The point being that beer in these parts has changed almost immeasurably over the past three decades, from just a small handful of breweries and brewpubs – anyone remember Upper Canada Brewing? How about Denison’s? – to 41 operating within the city limits and 250 scattered across the province, according to the latest numbers from the Ontario Beverage Network, which probably became out-of-date the day after we went to print, such is the pace of brewery expansion in 2018.

Yet beer literature, never much of a thing around Ontario, simply hasn’t kept up with developments. Until now, that is.

What you hold in your hands is a beer publication of a different ilk, one that seeks to challenge as much as it does entertain, to inform as well as to provoke. You will find beer reviews, of course – Greg Clow and I take on a quintet of brews on page 22 – as well as style features and profiles of the people who work hard to bring you great-tasting beer – both starting to the right. But you will also discover within the following pages things that you might not expect to find in a beer magazine, like Robin LeBlanc’s wrenching essay of loss and community on page 19 and our quirky spotlight on The Art of Beer on the page opposite this one.

In short, what we are aiming to bring you with Original Gravity is a magazine thatís as challenging, diverse, surprising, illuminating and captivating as is the Ontario beer market we cover. In other words, the kind of beer publication this province so richly deserves!

Stephen Beaumont, Editor-in-Chief



Dark Star Brewing bought by Fuller's

Fuller’s buys Dark Star Brewing

Brighton craft brewer Dark Star has been bought by Fuller’s, it was announced this morning


Brighton craft brewer Dark Star has been bought by Fuller’s, it was announced this morning.

The full details of the deal have yet to be revealed, but the move came after a period of the two breweries working successfully together. It’s believed that Dark Star has been exploring various sources of financing to fuel continued expansion in an increasingly competitive market and that the acquisition was one of the alternatives being considered.

Many commentators (including us here at Original Gravity) have predicted that 2018 will see a sharp increase in the number of craft breweries acquired by bigger players. While sales of craft beer overall continue to rise sharply, from a brewer’s perspective trading conditions are increasingly tough in a market that some estimates put at over 2,000 UK brewers.

Dark Star was founded in 1994 in the cellar of Brighton’s Evening Star pub and went on to be a pioneer of the UK craft beer movement, with Hophead being an early champion of the US hop-forward pale ale style.

Fuller’s, founded in 1845, has won respect for its stance on the burgeoning craft beer scene, becoming a founder member of the London Brewers’ Alliance, recreating old recipes from its archives and recently launching ‘Fullers & Friends’, a series of collaborations with breweries including Thornbridge, Cloudwater and Fourpure.


Brewing will continue at Dark Star’s Partridge Green site, Managing Director James Cuthbertson will remain at the helm and the brewer will continue to operate as a standalone business.

James Cuthbertson said: “Since our inception in 1994, we have continuously grown from those early days in The Evening Star Pub in Brighton to the current brewery in Partridge Green. The partnership with Fuller’s, another independent brewery with fantastic heritage and great beer at its very core, will allow us to take the brewery to the next level. The deal means we will continue to do what we do, but gives us huge opportunities to brew more one-off small batch beers hand-in-hand with exploring the export market and expanded bottle and can formats.”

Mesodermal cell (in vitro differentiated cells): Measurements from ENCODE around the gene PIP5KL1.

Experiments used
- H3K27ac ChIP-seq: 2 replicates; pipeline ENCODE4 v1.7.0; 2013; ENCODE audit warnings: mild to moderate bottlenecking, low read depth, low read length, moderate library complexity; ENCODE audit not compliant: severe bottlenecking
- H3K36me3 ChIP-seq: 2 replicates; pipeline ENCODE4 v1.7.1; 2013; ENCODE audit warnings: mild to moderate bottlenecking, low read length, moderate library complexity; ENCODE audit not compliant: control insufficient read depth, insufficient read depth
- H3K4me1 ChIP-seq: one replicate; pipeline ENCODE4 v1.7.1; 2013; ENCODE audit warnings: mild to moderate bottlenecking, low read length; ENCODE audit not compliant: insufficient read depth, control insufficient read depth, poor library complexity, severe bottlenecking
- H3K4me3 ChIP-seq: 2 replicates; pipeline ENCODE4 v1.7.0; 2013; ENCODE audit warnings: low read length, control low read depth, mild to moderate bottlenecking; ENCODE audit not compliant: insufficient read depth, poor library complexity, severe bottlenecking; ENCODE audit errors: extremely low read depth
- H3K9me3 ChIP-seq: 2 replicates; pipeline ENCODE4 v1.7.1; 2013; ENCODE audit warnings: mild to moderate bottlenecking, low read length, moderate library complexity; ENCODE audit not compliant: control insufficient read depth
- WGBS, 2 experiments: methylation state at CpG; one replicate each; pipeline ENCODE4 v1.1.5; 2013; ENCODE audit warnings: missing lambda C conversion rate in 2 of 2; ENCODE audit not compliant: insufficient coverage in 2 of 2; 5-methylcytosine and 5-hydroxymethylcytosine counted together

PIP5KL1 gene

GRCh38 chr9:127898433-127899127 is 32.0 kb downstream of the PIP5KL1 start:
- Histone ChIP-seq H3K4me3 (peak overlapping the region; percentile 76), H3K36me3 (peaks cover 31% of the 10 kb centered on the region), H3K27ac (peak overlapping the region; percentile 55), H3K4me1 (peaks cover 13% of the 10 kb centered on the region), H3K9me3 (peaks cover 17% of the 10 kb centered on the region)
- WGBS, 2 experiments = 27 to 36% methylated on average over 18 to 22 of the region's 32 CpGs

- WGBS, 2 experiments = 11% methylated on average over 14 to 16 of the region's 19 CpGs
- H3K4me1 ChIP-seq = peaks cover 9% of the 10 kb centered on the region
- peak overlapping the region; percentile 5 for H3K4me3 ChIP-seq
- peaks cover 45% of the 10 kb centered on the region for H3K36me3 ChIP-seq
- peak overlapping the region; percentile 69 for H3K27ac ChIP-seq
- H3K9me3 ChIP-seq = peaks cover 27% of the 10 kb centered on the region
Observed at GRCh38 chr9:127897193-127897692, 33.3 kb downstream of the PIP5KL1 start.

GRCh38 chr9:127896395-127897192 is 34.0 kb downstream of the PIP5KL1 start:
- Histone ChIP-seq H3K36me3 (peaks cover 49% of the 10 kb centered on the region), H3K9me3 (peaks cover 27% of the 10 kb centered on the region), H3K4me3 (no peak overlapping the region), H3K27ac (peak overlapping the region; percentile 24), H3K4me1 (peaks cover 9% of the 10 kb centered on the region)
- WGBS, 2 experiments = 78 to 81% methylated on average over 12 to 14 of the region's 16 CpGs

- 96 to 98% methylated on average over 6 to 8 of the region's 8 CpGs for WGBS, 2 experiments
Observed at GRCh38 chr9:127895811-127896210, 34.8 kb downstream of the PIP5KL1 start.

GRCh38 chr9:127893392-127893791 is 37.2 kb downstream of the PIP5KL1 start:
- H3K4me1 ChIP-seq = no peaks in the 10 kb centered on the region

He added: “We’ve always described Dark Star as more of a hobby that got out of control than a business, an ethos that will remain at the centre of what we do and what we’re about, after all, beer should be fun and accessible.”

Simon Dodd, Managing Director of The Fuller’s Beer Company, said: “Following on from the success we have had with our acquisition of Cornish Orchards, we have been looking at similar opportunities to invest in and work with young, exciting companies that have a similar ethos and commitment to quality as Fuller’s. Following discussions with James and the team at Dark Star, we could see that we could add real benefit to the Dark Star business and it provides a great new range of delicious cask beers that will enhance the Fuller’s portfolio.

“Both Fuller’s and Dark Star are brewers with quality and taste at their heart. I just can’t wait to see how Dark Star innovates further with the support of Fuller’s and access to our expertise in brewing, retailing and business elements such as finance, purchasing and IT systems.”

Q&A: Bob Pease, Brewers Association

Q&A: Bob Pease

Bob Pease is the President and CEO of the US Brewers Association. Pete Brown caught up with him about what’s next in the US

Pete Brown

So how’s craft beer going in the United States?

We have 5200 breweries that have now opened — the rate of increase has gone up. There are another 2000 breweries in planning. Not all of those will open but a healthy percentage will.

Is there are a particular pattern?

It’s happening all over the country. Every state, every congressional district, has a craft brewery. But there’s a new trend towards taprooms. Some of these brewers aren’t looking to package their beer and sell it anywhere else. We’re seeing that all over the country. Local has always been important, now it’s hyper-local.

Everywhere you go now, people want American beers or American-styles, brewed with American hops. Does that worry you?

American hop growers export a lot of hops and that’s a good thing. Where it becomes a sensitive issue for us is availability. If there’s enough Amarillo and Citra to go round, that’s great. If there’s a shortage, that’s different. But it’s not a bad thing that brewers around the world are trying to make beers that emulate the American style of beers. We’re fine with that. The more people that are drinking things other than lite lager, the better.

Every time I go to the US I feel you’re about two years ahead of us. So what are British craft brewers going to be doing in two years time?

Lagers. People want lower ABV sessionable beers. So you can have two or three and still be in control.